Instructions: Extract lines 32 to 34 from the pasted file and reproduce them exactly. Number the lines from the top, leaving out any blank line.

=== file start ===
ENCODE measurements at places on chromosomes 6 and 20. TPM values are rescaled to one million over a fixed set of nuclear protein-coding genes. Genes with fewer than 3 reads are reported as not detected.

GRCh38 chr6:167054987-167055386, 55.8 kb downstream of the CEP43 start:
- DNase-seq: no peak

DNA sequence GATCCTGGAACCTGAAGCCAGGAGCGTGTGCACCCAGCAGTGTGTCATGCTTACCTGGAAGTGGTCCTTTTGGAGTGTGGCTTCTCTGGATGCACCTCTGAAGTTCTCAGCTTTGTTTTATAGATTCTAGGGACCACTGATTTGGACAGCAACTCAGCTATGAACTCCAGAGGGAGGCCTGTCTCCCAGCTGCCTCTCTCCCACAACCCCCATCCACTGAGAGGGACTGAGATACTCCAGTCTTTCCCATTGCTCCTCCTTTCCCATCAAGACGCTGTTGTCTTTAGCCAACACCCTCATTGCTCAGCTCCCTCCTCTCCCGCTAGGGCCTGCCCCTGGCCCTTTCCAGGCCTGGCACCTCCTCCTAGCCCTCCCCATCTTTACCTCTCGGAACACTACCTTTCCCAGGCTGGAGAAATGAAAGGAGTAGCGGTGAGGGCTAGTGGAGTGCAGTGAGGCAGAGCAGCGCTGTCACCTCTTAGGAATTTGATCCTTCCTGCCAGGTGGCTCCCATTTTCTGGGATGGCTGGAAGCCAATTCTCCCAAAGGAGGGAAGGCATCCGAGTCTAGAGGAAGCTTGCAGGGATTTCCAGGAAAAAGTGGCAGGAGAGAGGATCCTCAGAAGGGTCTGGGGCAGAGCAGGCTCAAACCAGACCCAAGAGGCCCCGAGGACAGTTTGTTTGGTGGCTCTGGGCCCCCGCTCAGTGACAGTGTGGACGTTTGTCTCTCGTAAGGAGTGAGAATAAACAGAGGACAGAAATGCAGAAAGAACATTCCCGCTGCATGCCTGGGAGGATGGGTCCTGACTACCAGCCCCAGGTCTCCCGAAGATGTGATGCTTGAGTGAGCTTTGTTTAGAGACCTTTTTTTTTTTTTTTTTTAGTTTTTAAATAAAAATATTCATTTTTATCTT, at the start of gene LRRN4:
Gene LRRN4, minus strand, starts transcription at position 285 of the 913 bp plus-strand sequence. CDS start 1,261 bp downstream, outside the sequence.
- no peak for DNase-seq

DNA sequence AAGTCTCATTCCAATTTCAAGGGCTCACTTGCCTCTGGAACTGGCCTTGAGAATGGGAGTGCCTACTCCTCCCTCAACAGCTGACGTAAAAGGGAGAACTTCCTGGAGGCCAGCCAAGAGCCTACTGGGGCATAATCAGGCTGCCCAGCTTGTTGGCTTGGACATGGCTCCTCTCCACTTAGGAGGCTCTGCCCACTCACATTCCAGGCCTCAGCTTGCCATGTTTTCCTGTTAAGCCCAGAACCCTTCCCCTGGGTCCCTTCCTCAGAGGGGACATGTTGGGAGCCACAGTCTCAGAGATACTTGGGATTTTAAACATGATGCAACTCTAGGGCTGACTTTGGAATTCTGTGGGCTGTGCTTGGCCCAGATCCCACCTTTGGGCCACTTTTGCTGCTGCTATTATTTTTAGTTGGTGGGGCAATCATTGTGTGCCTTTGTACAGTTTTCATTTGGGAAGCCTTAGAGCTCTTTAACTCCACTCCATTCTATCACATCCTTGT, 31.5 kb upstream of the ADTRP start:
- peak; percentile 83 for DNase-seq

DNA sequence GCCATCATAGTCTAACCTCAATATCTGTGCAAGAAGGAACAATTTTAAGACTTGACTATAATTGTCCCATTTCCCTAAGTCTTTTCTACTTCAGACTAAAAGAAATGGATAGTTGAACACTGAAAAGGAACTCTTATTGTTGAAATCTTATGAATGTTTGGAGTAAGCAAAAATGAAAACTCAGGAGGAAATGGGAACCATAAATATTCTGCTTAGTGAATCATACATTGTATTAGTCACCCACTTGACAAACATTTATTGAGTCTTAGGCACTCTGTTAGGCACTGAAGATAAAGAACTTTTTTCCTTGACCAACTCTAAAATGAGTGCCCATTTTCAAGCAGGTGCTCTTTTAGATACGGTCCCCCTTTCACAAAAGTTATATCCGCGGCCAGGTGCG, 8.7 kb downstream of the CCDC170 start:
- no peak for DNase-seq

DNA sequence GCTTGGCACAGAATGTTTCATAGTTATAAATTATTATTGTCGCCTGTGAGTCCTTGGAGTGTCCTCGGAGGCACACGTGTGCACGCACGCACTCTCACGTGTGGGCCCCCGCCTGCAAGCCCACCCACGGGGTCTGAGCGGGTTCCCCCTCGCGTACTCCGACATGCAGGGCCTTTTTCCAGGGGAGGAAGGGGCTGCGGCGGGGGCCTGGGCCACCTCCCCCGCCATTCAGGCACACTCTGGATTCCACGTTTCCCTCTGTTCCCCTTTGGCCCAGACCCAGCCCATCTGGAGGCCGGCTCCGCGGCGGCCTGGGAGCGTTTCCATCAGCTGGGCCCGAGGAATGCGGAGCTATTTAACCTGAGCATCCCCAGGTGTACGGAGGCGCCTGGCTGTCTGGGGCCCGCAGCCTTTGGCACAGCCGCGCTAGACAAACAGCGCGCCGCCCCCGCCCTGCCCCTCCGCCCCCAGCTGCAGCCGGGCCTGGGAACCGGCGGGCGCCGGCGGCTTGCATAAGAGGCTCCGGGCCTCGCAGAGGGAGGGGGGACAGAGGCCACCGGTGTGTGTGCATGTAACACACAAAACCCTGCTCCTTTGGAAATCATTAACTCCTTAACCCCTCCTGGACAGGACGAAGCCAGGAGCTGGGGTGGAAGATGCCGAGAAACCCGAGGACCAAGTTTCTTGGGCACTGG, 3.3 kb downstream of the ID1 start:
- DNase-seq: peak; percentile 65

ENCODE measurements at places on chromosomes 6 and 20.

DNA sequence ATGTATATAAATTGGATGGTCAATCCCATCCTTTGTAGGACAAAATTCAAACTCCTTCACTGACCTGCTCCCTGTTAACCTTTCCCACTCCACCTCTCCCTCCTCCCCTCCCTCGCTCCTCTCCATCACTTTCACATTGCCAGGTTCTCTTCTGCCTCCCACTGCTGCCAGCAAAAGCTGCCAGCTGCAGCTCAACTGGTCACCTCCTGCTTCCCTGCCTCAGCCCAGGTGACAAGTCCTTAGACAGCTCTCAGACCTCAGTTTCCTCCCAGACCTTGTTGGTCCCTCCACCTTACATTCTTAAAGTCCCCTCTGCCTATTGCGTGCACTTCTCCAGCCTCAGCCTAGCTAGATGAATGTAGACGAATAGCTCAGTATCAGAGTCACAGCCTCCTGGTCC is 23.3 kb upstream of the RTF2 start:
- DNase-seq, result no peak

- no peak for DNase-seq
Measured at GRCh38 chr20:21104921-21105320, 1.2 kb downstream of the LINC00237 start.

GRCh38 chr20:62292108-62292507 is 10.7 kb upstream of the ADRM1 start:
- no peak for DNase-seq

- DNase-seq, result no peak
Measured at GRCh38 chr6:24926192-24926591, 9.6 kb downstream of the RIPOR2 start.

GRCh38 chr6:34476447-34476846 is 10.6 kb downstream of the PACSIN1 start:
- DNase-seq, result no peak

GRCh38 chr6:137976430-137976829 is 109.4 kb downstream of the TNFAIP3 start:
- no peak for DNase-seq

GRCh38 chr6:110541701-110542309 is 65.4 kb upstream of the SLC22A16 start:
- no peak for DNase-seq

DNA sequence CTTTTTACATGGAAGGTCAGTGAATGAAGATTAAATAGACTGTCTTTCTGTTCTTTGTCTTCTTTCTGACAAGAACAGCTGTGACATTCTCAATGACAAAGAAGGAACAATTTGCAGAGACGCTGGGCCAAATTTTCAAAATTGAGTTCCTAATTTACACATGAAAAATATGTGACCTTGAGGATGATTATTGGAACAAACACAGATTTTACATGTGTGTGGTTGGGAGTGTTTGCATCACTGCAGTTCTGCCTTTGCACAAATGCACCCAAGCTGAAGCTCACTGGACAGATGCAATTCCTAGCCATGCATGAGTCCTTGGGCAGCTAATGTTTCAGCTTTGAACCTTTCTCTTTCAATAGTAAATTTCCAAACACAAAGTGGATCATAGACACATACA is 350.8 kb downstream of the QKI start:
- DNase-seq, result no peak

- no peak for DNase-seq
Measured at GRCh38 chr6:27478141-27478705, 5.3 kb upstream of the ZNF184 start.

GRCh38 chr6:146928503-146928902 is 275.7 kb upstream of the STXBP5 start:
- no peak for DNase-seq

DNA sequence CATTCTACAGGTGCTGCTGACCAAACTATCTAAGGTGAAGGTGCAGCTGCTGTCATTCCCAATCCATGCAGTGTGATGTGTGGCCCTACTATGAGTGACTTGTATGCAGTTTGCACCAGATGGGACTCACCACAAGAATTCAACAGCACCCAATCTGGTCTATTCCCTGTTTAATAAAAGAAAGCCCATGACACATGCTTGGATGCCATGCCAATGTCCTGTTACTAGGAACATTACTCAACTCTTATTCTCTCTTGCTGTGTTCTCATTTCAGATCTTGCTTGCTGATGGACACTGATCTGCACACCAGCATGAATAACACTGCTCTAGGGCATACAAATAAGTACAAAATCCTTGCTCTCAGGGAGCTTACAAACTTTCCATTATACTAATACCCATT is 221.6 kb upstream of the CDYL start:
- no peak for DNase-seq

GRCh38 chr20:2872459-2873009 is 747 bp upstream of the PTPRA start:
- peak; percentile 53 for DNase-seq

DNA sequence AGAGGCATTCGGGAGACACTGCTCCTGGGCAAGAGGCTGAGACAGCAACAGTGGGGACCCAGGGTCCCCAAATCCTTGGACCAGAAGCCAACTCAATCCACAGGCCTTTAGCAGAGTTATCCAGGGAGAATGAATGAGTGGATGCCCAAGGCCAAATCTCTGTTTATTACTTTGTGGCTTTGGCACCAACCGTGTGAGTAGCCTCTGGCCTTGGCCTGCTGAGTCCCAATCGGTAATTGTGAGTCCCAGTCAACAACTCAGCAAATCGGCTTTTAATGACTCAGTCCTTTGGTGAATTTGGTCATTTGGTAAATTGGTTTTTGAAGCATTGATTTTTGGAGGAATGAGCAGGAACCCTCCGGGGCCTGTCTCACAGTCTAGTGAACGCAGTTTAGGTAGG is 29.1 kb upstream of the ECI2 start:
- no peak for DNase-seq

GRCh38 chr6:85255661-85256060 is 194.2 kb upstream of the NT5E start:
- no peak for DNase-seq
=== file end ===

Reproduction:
GRCh38 chr6:146928503-146928902 is 275.7 kb upstream of the STXBP5 start:
- no peak for DNase-seq

DNA sequence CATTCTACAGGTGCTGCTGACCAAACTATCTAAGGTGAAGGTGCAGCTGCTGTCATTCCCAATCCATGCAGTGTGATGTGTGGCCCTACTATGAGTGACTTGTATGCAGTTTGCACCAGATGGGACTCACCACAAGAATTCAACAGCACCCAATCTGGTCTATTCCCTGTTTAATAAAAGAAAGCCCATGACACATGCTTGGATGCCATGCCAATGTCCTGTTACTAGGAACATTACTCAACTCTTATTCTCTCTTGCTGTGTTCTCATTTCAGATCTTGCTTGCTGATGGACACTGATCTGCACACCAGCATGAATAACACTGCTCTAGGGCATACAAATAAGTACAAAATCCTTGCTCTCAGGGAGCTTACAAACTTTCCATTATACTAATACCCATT is 221.6 kb upstream of the CDYL start: